- Jerry Crasnick, ESPN.com MLB Sr. Writer
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Matt Holliday, John Lackey, Jason Bay and Chone Figgins all got their money. But when more than 100 free agents and December non-tenders are still job hunting in late January, it shows what a slog this winter has been for the people who represent them.
One prominent agent told ESPN.com that this has been "the most impossibly difficult offseason'' that he can recall in the past 20 years. Roster spots are like gold, and dozens of players with legitimate aspirations are being forced to downsize their expectations. The latest example is pitcher Joel Pineiro, who wanted a four-year deal after going 15-12 with a 3.49 ERA in St. Louis, then settled for two years and $16 million with the Angels.
At least Pineiro knows where he'll be playing this season. Lots of established big leaguers are on the Ray Durham plan: Accept a minor league contract with an invitation to big league camp, or come to grips with reality and retire.
"Just go through the simple math,'' said an American League assistant general manager. "Are teams going to sign between three and four free agents each between now and spring training? There aren't that many roster spots. All those guys aren't getting major league contracts.''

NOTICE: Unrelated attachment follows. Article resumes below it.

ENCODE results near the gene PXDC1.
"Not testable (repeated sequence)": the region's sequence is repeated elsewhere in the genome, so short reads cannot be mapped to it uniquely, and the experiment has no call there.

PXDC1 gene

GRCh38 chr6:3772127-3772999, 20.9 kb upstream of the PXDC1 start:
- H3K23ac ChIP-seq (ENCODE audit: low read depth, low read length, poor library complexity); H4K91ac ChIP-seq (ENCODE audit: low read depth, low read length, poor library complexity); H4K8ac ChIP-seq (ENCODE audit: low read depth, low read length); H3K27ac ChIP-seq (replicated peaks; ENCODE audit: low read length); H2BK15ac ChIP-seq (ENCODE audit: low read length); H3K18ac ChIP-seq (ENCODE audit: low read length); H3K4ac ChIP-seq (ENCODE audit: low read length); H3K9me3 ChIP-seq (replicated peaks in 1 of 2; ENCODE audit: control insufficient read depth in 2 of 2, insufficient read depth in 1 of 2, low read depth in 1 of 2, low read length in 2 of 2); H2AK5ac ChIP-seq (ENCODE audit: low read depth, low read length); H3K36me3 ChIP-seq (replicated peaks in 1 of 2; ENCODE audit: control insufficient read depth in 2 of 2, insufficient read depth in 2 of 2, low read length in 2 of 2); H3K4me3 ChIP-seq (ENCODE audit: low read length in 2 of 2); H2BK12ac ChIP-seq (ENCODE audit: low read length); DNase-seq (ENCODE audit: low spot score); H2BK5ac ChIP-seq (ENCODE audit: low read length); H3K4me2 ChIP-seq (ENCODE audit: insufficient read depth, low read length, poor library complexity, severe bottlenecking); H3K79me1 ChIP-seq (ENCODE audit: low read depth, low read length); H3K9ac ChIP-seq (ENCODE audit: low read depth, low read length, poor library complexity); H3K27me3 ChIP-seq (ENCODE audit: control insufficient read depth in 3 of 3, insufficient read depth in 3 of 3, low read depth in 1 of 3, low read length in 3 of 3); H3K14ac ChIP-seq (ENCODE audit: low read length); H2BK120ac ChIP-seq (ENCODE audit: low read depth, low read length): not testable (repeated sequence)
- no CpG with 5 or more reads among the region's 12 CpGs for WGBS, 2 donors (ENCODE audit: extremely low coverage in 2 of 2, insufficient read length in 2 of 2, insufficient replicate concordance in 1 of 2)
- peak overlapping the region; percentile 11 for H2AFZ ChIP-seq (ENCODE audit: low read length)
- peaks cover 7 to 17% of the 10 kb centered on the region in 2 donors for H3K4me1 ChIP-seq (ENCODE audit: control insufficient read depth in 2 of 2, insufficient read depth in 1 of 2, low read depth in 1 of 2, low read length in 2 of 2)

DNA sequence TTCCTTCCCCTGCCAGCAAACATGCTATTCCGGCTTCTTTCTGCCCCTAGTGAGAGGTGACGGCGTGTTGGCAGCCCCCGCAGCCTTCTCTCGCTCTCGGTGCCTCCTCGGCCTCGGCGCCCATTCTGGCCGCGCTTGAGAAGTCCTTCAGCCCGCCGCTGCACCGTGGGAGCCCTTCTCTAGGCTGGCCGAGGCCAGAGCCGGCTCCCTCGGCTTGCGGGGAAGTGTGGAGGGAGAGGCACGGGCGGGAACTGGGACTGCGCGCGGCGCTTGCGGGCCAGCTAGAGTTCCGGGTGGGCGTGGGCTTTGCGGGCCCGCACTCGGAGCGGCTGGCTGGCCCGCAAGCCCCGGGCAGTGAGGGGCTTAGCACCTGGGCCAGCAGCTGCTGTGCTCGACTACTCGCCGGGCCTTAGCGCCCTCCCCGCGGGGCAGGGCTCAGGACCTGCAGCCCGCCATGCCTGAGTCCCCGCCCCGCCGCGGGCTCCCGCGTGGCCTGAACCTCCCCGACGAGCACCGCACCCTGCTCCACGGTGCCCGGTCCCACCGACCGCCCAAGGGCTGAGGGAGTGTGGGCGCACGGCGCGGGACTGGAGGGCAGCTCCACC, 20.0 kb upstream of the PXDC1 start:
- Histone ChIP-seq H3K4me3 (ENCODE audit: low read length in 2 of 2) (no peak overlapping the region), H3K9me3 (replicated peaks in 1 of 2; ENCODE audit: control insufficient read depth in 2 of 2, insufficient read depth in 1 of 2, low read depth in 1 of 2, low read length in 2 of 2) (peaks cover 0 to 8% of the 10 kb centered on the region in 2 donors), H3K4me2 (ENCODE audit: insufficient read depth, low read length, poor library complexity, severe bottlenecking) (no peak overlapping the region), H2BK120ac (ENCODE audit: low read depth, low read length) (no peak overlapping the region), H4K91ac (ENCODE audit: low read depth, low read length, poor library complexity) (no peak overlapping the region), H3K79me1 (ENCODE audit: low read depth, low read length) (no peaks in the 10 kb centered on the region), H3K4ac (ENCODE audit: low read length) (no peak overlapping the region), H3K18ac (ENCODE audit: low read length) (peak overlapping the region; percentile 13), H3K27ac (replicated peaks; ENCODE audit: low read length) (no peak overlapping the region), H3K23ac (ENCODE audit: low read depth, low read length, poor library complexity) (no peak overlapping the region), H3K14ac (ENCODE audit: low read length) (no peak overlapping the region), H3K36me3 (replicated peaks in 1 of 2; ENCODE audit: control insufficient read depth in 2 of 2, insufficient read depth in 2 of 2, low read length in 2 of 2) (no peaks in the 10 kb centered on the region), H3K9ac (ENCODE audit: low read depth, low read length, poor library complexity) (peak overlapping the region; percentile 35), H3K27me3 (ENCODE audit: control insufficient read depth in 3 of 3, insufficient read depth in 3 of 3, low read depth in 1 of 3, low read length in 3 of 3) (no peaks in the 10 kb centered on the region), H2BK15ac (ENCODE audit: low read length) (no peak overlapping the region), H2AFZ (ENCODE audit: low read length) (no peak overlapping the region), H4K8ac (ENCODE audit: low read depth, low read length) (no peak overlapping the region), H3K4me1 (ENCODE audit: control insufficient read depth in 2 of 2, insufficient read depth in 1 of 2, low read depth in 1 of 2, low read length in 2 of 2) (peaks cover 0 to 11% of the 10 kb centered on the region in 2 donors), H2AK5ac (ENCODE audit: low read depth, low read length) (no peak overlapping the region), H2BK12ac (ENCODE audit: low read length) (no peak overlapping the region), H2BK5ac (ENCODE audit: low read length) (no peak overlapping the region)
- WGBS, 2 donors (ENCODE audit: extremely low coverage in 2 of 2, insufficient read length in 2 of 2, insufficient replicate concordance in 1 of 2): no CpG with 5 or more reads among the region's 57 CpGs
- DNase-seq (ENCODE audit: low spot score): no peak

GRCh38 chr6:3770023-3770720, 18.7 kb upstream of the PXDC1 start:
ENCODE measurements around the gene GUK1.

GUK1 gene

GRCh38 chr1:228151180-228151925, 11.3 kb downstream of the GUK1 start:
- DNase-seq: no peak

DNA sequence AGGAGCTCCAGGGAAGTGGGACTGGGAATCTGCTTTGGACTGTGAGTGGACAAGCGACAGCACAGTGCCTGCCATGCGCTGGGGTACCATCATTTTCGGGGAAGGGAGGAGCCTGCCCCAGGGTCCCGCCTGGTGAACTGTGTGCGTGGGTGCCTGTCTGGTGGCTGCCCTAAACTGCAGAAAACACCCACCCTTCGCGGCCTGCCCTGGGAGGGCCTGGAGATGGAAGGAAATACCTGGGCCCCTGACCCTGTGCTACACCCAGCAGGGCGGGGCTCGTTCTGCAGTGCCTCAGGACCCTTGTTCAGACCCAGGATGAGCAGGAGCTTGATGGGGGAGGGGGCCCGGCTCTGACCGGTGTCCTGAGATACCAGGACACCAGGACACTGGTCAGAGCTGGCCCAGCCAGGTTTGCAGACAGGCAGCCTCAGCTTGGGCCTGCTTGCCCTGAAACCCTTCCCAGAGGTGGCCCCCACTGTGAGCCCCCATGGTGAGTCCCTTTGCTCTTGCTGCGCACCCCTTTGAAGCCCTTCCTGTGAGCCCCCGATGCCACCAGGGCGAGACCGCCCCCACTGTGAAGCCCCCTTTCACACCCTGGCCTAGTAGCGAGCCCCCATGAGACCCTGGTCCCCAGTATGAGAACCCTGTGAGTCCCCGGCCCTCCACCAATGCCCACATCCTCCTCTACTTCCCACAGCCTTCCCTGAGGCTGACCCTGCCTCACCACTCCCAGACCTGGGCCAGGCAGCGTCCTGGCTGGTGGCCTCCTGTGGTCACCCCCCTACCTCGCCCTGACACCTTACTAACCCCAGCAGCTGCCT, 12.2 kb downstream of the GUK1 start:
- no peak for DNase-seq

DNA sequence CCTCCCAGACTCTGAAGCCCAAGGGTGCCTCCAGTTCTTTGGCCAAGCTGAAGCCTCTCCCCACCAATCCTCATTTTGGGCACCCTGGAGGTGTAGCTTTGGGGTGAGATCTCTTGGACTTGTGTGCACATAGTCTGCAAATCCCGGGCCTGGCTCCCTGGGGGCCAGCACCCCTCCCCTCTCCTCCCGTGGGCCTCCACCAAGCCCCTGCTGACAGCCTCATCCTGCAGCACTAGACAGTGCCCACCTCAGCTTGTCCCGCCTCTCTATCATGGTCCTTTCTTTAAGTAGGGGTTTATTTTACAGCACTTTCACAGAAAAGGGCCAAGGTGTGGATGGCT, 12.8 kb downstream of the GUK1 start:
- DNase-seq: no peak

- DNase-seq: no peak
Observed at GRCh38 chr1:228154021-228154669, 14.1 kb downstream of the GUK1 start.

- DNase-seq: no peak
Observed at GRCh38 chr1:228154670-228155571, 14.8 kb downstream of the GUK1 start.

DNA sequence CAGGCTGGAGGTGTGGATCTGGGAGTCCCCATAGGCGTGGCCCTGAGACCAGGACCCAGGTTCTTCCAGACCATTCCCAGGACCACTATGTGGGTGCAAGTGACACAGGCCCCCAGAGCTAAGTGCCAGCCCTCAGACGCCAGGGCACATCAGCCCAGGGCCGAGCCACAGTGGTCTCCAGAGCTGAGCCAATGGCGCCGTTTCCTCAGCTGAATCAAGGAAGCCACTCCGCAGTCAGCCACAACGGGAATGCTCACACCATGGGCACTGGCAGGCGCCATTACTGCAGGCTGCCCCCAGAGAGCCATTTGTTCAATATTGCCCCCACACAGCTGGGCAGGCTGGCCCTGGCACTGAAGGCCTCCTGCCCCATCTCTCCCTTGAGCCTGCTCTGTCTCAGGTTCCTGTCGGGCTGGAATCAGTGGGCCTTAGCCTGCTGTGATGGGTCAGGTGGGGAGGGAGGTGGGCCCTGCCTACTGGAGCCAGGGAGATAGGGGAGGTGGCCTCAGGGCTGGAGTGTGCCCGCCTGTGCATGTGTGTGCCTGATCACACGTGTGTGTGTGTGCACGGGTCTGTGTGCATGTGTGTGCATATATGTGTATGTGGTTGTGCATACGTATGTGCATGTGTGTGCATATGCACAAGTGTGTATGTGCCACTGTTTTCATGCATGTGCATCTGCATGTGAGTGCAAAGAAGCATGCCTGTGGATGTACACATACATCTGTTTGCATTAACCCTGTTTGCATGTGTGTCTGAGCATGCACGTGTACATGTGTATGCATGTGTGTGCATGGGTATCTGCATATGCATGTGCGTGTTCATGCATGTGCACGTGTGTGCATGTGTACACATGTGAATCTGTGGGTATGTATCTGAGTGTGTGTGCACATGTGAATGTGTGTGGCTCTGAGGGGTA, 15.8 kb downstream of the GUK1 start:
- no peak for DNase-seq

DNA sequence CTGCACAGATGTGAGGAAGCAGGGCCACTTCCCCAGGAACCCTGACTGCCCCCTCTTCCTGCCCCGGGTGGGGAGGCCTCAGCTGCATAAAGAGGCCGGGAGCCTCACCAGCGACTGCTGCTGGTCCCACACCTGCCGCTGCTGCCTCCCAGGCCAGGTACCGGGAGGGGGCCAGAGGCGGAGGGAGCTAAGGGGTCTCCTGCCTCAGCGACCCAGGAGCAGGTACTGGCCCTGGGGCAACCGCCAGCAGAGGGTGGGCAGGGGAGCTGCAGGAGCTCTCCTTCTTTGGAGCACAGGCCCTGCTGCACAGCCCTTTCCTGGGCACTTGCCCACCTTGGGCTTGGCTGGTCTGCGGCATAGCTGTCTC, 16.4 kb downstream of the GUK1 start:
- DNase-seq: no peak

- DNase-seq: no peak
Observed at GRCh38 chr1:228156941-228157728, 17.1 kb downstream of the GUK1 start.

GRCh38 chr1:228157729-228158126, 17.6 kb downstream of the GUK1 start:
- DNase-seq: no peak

Who's still out there and who's still shopping? This Hot Stove edition of Starting 9 takes a position-by-position look at available free agents and teams that still have holes to fill.
Who's out there? Right-handers Ben Sheets, Jon Garland, Vicente Padilla, Pedro Martinez, Braden Looper, John Smoltz, Chien-Ming Wang, Livan Hernandez, Jose Contreras and Todd Wellemeyer, and lefties Jarrod Washburn, Erik Bedard and Noah Lowry.
Sheets has the biggest upside of the group, obviously. It's always been more about health than performance with Sheets. And judging from the positive impression he made on scouts at a throwing session in Louisiana on Tuesday, there's lots of interest out there. How much guaranteed money is someone willing to commit? That's one of the big mysteries left to be addressed.